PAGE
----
There is only one way to play football — 110% effort every play, all the way to the end of the fourth quarter.  You lay it all down on that field.  Then you crawl off the field after the final gun with nothing left to give.  Football must be played with wholehearted abandon.  It’s the nature of the game.  It prepares us for life.

If I could change the Bible, all I would do is add “play high school football” to the qualifications for elders.  Men who have experienced such intense effort, hurling themselves into every play, especially as a team sport — such men understand what ministry demands and how good it feels to give their all for a cause greater than self.

Of course, there are other ways God provides for men to punch through to the experience of total abandon.  Football is not the only way.  But every man needs some kind of experience like this, to become the warrior God wants him to be.

There is only one way to serve Christ — all-out passion.  Passive men don’t understand, men who are afraid they might get knocked down or hurt.  Christianity must be lived with wholehearted abandon.  It’s the nature of the faith.  It prepares us for eternity.

Men with a whole heart — joy awaits them!

“Blessed are those who seek Him with their whole heart.”  Psalm 119:2

Print Friendly

Comments:


5 thoughts on “Men with a whole heart”

  1. Stephen T says:

    I’m trying to reconcile some of the images that this post creates … images of “intense effort”, of “crawling off the field”, of ministry as “demanding”, of a warrior filled with outward passion and abandon … with images that, for me, characterize the daily life of Jesus as portrayed in the gospels.

    I must admit there is some disconnect.

    Perhaps “wholeheartedness” is the best unifying idea that you are trying to get across, and one in which I completely agree. I agree that in one form or another, wholeheartedness is a real key to the Christian life. I can also see how the human experience of exerting 110% effort in a team sport like football could be an extremely valuable lesson for meeting life’s obstacles, and for furthering ones understanding of wholeheartedness in some contexts. But to suggest that a necessary wholeheartedness, by definition, correlates to this outward form abandon, effort, and passion … that correlation falls a little short for me.

    I believe that central to the wholeheartedness that Jesus possessed is the reality that “the Son can do nothing of his own accord, but only what he sees the Father doing.” The wholeheartedness is devoted to the purpose of union and resulting fruit, not for purpose of God-ward abandon as a means for productive ministry ends. Does this wholeheartedness sometimes call for a perseverance that asks for all of our strength, and then some? Yes! But let us include in this exhausting of our strength such things as the perseverance of patience, the perseverance of forsaking, of loving, and of trusting. The older I get, (I’m 43), the more I’m coming to understand that “believing” is the hardest thing there is to do. Be wholehearted in believing that Jesus is the way, the truth, and the life, and the rest will surely follow. For then “God is at work in you, both to will and to work for his good pleasure.”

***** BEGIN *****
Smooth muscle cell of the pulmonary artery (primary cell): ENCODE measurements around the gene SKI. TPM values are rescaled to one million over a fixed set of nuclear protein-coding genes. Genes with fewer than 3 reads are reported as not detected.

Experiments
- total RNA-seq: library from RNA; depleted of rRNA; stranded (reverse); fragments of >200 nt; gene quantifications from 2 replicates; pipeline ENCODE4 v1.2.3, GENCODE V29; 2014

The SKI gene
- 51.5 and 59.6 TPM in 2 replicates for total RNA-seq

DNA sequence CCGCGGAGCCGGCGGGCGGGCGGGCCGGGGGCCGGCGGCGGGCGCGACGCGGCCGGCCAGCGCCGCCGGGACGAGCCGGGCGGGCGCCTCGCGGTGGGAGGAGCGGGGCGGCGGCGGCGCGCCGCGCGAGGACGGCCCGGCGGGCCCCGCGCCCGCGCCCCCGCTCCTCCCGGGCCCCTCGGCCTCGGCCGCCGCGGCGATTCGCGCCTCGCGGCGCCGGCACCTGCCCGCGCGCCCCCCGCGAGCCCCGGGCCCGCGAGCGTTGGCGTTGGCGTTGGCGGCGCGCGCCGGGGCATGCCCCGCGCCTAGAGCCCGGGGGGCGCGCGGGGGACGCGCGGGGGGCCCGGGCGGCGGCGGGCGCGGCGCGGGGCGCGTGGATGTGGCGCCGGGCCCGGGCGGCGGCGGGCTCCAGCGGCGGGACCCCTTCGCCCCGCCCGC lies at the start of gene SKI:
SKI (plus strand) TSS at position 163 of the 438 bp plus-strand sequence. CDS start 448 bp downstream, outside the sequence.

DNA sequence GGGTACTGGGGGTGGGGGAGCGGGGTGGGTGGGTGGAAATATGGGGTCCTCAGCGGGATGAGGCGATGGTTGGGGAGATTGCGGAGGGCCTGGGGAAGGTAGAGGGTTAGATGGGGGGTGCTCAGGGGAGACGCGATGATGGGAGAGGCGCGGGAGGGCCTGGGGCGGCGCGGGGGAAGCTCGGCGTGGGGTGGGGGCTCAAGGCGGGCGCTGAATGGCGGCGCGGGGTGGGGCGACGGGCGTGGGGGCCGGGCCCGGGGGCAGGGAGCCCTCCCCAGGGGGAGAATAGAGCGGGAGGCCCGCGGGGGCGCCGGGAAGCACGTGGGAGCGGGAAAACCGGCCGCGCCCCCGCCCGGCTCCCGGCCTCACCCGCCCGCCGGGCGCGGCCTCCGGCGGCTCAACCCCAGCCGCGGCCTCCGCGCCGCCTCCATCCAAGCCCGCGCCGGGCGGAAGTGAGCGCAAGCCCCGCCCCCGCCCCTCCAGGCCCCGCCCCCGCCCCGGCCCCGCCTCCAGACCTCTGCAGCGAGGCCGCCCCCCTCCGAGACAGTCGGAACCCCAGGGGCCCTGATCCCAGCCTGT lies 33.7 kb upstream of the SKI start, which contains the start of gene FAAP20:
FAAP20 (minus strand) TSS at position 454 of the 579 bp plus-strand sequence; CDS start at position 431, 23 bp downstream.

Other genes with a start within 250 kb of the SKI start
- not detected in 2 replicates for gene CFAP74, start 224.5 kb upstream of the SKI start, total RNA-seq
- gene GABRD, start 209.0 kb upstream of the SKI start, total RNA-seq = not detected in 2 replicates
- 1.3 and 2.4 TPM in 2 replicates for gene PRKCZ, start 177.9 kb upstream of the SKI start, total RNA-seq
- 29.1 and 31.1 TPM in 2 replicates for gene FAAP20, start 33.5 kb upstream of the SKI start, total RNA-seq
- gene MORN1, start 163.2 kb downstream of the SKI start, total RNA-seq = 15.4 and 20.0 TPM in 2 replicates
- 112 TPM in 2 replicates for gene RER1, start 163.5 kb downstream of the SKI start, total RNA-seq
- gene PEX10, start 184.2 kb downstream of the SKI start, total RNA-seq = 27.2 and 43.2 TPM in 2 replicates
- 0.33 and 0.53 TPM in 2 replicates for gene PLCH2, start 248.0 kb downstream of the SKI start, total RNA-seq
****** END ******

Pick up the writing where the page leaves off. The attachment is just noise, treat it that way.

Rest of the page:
And perhaps there is a kind of passivity that “does understand”, but we won’t get into that now.

    Thanks for helping me to grapple with these concepts.

  2. Awesome post Ray!

    This just made my day!

    Thanks for this!

    Jude

  3. I love this post. Guys sure are prepared for leadership by playing a sport such as football. It might be a stretch to require elders to “Play High School Football”, but I love the ambition of asking men to “Man Up” and be men who charge forward with passion for Christ and his Church. “God is most glorified in us when we are most satisfied in Him”. And men who ‘arrive’ at satisfaction in God have fooled themselves in thinking that they can ever be completely satisfied in Him in this life. Meaning we have to keep pressing in and into Him by pressing forward too. I think that is what the apostle Paul meant when he said “forgetting what is behind, I press on to reach the GOAL for which God has called me heavenward in Christ Jesus. UH OH maybe we have to change that sport to Soccer (Reference to GOAL). Great post!

Leave a Reply

Your email address will not be published. Required fields are marked *

You may use these HTML tags and attributes: <a href="" title=""> <abbr title=""> <acronym title=""> <b> <blockquote cite=""> <cite> <code> <del datetime=""> <em> <i> <q cite=""> <strike> <strong>

Ray Ortlund


Ray Ortlund is senior pastor of Immanuel Church in Nashville, Tennessee, and serves as a Council member with The Gospel Coalition. You can follow him on Twitter.

Ray Ortlund's Books